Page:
Over the weekend, a tumbling hunk of space debris careened toward the International Space Station. Mission Control was not terribly concerned. They took the $150 billion, 200-ton space station and…just moved it out of the way.
It may not look like the graceful swan of the cosmos but, as enormous artificial satellites go, the ISS can tango with the best. And that's a good thing. There are over 500,000 pieces of natural and man-made space junk orbiting our planet right now, and about 20,000 of them are larger than a softball. They can reach speeds of up to 17,500 mph and, when they hit something important, this can happen (more or less):
To prevent such fictional tragedies (and real ones, too!) the ISS must be able to detect and dodge orbiting space junk. It takes a sophisticated tracking system to pull it off and, of course, a relatively maneuverable space station. Here's how it works.
The War on Space Junk
The Department of Defense established the Space Surveillance Network in the 1950s to keep tabs on many of the objects in orbit. Nowadays, that system consists of an extensive, worldwide array of optical, radar, and space-based sensors. Private satellite operators can request access to that information to plan their own launches and skirt celestial trash.
But when it comes to protecting the International Space Station, the stakes are much higher. Besides the billions of dollars of equipment orbiting Earth, there are always at least three astronauts on board, conducting scientific experiments and singing David Bowie songs.
Risk assessment is especially important. The DOD categorizes space junk threats based on the size of the debris.
Objects smaller than half an inch are too tiny to track, but debris shields on the ISS can easily handle those impacts. Trash larger than four inches could blast through the debris shield but the DOD can track these objects and warn the space station crew up to a week in advance. Objects between half an inch and four inches pose the most serious threat. They're big enough to do damage, but small enough to escape the DOD sensors.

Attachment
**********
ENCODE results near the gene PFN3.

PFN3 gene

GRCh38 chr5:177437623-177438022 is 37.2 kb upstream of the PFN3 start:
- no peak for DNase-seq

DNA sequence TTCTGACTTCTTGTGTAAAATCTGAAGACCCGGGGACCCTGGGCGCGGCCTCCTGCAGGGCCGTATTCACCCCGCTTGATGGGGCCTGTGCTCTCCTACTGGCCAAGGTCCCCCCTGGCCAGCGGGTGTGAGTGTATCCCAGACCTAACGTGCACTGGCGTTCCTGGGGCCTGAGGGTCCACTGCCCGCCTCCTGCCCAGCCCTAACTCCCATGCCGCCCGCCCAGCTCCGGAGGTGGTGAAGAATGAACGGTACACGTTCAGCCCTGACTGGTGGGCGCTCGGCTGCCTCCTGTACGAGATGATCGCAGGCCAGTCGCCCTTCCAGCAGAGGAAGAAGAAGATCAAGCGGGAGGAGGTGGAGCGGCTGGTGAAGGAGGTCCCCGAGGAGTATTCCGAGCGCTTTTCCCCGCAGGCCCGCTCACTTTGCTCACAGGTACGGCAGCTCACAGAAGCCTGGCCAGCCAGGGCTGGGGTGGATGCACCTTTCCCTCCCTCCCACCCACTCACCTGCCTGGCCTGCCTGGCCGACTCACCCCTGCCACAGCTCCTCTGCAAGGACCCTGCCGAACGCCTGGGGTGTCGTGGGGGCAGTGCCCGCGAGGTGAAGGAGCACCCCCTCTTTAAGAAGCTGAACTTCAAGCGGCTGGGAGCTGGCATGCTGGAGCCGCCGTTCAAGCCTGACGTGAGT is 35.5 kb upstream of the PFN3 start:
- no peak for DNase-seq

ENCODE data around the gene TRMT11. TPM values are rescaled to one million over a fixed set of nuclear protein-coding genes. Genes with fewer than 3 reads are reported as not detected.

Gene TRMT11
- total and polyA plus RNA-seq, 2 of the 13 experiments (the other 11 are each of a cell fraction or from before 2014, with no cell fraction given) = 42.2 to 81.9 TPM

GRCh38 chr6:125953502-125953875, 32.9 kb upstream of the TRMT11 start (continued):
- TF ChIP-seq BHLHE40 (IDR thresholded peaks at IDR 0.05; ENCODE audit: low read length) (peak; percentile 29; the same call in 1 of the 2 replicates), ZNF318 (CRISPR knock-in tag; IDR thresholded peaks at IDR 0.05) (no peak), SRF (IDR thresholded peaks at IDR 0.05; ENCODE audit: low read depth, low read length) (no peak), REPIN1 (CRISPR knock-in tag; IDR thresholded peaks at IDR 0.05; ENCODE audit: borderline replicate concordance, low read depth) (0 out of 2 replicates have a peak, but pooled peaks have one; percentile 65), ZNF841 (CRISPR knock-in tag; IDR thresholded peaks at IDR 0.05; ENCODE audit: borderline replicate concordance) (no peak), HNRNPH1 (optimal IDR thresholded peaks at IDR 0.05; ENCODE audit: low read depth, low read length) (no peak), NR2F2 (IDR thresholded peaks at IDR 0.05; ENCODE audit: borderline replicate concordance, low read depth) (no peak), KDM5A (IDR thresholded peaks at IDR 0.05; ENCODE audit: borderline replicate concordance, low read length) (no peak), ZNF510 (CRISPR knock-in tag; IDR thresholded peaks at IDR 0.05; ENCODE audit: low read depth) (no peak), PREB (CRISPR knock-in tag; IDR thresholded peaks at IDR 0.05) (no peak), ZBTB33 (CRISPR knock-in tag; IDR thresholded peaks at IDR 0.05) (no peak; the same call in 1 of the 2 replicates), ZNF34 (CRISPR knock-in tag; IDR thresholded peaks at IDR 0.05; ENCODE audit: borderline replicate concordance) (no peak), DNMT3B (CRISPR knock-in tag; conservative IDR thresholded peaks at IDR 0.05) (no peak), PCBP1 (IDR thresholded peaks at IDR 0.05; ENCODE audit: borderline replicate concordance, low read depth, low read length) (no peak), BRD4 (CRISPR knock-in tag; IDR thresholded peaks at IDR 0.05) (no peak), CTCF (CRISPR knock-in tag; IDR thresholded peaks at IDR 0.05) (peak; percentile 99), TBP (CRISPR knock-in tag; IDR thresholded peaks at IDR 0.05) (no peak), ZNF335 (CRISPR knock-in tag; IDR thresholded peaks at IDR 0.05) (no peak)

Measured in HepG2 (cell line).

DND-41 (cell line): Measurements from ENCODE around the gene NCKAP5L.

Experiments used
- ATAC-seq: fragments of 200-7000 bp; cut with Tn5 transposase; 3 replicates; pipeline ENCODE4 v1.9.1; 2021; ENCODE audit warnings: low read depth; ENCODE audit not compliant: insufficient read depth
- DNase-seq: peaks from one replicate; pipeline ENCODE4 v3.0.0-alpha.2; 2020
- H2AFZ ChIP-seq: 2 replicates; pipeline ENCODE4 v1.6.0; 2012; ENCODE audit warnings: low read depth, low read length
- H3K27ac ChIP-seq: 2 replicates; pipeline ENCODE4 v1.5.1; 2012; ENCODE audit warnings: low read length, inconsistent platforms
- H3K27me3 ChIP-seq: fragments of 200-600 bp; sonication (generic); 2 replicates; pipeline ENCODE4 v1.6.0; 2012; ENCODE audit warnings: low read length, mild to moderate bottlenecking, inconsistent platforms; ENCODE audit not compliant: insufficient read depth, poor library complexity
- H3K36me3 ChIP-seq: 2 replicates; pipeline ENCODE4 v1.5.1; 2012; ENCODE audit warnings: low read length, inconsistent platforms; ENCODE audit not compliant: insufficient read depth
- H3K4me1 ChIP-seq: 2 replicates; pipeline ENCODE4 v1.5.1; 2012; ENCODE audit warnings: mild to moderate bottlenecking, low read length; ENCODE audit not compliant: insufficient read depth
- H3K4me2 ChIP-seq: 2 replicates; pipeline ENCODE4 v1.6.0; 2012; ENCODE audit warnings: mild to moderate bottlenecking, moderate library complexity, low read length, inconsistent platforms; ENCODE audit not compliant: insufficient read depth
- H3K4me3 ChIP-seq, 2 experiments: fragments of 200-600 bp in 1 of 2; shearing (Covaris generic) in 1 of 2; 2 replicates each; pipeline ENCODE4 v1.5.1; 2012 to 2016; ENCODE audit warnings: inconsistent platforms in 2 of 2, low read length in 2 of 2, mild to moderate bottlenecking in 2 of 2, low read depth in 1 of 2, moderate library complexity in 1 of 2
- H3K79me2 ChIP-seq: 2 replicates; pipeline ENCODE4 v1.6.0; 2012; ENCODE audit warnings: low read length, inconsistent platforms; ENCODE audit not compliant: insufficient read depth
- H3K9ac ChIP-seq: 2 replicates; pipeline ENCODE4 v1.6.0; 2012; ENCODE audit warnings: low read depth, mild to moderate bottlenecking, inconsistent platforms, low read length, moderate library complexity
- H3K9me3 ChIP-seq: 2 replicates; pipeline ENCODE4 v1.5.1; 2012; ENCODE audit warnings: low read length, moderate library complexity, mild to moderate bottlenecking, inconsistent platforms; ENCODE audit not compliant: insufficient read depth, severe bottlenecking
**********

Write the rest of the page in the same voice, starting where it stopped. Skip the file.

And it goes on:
ISS: Dancing with the Stars
For small, pebble-sized trash, the ISS debris shields would likely hold up. For larger, unavoidable collisions, the crew can take shelter in the Soyuz spacecraft, which is docked on the ISS. In the event of a truly catastrophic collision, the Soyuz could even serve as a lifeboat to evacuate the crew.
But for everything else, there's debris dodging.
When the DOD picks up a piece of space trash on a collision course with the ISS, Mission Control draws an imaginary, so-called "pizza box" 30 miles deep and 30 miles long around the space station. If the debris is heading for the box, it's considered a serious threat.
Planning the perfect debris dodge takes about 30 hours. If the unmanned Progress supply ships are already docked at the ISS, NASA can coordinate their eight engines to fire simultaneously and push the entire space station out of harm's way. If Progress isn't around, the space station's Russian thrusters can be used the same way, in a pinch.
Debris dodging is risky business, and the space station only attempts it when the threat is substantial. If the probability of collision is 1 in 100,000 and a dodge might ruin the mission at hand, NASA holds off. When the probability is 1 in 10,000, they typically go for the dodge, regardless of the mission.
Space Junk in the Lab
Near misses in orbit happen more often than you'd think. In the past couple of the years, the ISS has dodged debris on several occasions. To combat the threat of space junk ruining a perfectly good mission, NASA routinely conducts junk collision research. That's right—NASA's got trash-smashing scientists.
Back in 2012, NASA designed DebriSat, a perfect satellite replica, built to be destroyed in the name of science. Recently, scientists smashed DebriSat in a specialized ground-based chamber and recorded the collision data.
The research may help scientists prevent future collisions in orbit. With all that debris floating around, a better understanding of how junk forms in space could protect expensive equipment, and even save lives.
But for now, debris dodging is the best we've got. Dance on, ISS.